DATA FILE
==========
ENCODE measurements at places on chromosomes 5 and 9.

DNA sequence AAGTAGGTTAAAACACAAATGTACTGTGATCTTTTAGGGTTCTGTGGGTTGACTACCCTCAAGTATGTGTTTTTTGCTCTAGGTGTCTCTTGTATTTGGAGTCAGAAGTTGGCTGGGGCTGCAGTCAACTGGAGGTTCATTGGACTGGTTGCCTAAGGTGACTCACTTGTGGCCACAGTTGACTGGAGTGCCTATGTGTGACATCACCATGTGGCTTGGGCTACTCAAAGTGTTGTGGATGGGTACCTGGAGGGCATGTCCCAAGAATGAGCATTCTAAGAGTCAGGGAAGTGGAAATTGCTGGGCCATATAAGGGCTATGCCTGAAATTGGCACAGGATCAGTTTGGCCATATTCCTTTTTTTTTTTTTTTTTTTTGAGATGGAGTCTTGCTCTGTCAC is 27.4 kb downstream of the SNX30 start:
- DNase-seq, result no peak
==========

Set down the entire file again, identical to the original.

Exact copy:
ENCODE measurements at places on chromosomes 5 and 9.

DNA sequence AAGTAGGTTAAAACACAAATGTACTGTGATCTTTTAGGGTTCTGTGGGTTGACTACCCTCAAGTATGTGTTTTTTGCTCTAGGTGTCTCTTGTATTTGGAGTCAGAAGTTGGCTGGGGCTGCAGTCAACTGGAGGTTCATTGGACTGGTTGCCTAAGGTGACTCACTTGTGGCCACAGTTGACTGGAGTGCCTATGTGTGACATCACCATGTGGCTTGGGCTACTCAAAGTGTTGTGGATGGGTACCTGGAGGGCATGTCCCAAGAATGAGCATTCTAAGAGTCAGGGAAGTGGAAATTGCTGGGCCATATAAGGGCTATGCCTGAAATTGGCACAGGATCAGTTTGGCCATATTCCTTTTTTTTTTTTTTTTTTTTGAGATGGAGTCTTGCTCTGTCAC is 27.4 kb downstream of the SNX30 start:
- DNase-seq, result no peak